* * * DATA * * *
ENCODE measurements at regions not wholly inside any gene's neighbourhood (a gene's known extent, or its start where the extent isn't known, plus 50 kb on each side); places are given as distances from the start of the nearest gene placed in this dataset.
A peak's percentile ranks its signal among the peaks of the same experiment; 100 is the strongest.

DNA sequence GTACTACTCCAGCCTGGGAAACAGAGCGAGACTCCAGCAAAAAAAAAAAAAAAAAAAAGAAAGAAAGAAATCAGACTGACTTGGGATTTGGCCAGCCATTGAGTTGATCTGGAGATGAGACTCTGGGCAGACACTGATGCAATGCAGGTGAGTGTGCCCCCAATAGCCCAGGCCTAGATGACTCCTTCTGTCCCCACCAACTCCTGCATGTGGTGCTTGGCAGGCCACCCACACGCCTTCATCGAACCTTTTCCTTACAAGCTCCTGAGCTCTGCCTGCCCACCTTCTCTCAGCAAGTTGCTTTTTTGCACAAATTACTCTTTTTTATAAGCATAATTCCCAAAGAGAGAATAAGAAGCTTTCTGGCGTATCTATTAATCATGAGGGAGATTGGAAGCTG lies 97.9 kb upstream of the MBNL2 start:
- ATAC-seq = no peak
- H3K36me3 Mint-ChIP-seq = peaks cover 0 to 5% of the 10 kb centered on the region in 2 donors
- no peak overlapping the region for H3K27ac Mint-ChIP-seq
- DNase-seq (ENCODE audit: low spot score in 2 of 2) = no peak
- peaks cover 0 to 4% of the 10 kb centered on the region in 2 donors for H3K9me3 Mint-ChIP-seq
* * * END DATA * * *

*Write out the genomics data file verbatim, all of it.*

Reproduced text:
ENCODE measurements at regions not wholly inside any gene's neighbourhood (a gene's known extent, or its start where the extent isn't known, plus 50 kb on each side); places are given as distances from the start of the nearest gene placed in this dataset.
A peak's percentile ranks its signal among the peaks of the same experiment; 100 is the strongest.

DNA sequence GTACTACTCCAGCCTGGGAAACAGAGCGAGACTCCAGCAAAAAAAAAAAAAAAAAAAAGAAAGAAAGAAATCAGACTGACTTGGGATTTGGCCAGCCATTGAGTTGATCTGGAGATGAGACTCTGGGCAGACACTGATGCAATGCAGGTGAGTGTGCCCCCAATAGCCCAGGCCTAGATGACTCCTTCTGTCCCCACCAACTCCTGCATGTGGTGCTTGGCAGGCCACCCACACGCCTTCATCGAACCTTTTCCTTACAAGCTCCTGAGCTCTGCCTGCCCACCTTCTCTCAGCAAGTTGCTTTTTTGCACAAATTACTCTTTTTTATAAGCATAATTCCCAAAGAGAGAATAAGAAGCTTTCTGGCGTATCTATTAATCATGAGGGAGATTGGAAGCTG lies 97.9 kb upstream of the MBNL2 start:
- ATAC-seq = no peak
- H3K36me3 Mint-ChIP-seq = peaks cover 0 to 5% of the 10 kb centered on the region in 2 donors
- no peak overlapping the region for H3K27ac Mint-ChIP-seq
- DNase-seq (ENCODE audit: low spot score in 2 of 2) = no peak
- peaks cover 0 to 4% of the 10 kb centered on the region in 2 donors for H3K9me3 Mint-ChIP-seq